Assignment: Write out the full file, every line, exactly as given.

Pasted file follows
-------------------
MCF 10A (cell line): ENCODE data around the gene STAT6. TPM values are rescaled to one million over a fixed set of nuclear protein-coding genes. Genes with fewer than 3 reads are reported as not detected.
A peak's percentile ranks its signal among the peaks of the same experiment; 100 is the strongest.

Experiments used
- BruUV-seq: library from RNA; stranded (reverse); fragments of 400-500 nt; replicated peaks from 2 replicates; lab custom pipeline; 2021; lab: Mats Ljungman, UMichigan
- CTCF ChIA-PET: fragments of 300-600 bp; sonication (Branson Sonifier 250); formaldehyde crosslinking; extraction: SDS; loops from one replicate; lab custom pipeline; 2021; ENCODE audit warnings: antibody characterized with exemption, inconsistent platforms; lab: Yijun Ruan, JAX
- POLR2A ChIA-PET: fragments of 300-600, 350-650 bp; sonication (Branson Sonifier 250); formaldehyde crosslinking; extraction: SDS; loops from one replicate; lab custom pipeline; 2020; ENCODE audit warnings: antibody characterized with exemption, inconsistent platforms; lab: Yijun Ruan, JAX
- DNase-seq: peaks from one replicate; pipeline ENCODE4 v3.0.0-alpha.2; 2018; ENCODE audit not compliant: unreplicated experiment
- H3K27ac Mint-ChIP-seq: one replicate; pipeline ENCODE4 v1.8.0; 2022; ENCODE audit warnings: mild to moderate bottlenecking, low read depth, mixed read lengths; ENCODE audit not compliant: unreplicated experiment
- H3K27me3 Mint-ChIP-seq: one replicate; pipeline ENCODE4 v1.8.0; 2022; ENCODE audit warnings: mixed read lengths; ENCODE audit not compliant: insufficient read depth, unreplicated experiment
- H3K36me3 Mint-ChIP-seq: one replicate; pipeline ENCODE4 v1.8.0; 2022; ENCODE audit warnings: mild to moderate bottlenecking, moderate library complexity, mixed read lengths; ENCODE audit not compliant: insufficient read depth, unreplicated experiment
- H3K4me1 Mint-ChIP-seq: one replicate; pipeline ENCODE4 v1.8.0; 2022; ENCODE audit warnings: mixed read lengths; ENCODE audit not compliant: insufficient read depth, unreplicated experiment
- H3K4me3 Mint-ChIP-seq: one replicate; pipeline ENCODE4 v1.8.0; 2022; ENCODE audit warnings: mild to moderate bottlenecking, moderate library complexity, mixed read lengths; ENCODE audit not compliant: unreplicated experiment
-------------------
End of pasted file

MCF 10A (cell line): ENCODE data around the gene STAT6. TPM values are rescaled to one million over a fixed set of nuclear protein-coding genes. Genes with fewer than 3 reads are reported as not detected.
A peak's percentile ranks its signal among the peaks of the same experiment; 100 is the strongest.

Experiments used
- BruUV-seq: library from RNA; stranded (reverse); fragments of 400-500 nt; replicated peaks from 2 replicates; lab custom pipeline; 2021; lab: Mats Ljungman, UMichigan
- CTCF ChIA-PET: fragments of 300-600 bp; sonication (Branson Sonifier 250); formaldehyde crosslinking; extraction: SDS; loops from one replicate; lab custom pipeline; 2021; ENCODE audit warnings: antibody characterized with exemption, inconsistent platforms; lab: Yijun Ruan, JAX
- POLR2A ChIA-PET: fragments of 300-600, 350-650 bp; sonication (Branson Sonifier 250); formaldehyde crosslinking; extraction: SDS; loops from one replicate; lab custom pipeline; 2020; ENCODE audit warnings: antibody characterized with exemption, inconsistent platforms; lab: Yijun Ruan, JAX
- DNase-seq: peaks from one replicate; pipeline ENCODE4 v3.0.0-alpha.2; 2018; ENCODE audit not compliant: unreplicated experiment
- H3K27ac Mint-ChIP-seq: one replicate; pipeline ENCODE4 v1.8.0; 2022; ENCODE audit warnings: mild to moderate bottlenecking, low read depth, mixed read lengths; ENCODE audit not compliant: unreplicated experiment
- H3K27me3 Mint-ChIP-seq: one replicate; pipeline ENCODE4 v1.8.0; 2022; ENCODE audit warnings: mixed read lengths; ENCODE audit not compliant: insufficient read depth, unreplicated experiment
- H3K36me3 Mint-ChIP-seq: one replicate; pipeline ENCODE4 v1.8.0; 2022; ENCODE audit warnings: mild to moderate bottlenecking, moderate library complexity, mixed read lengths; ENCODE audit not compliant: insufficient read depth, unreplicated experiment
- H3K4me1 Mint-ChIP-seq: one replicate; pipeline ENCODE4 v1.8.0; 2022; ENCODE audit warnings: mixed read lengths; ENCODE audit not compliant: insufficient read depth, unreplicated experiment
- H3K4me3 Mint-ChIP-seq: one replicate; pipeline ENCODE4 v1.8.0; 2022; ENCODE audit warnings: mild to moderate bottlenecking, moderate library complexity, mixed read lengths; ENCODE audit not compliant: unreplicated experiment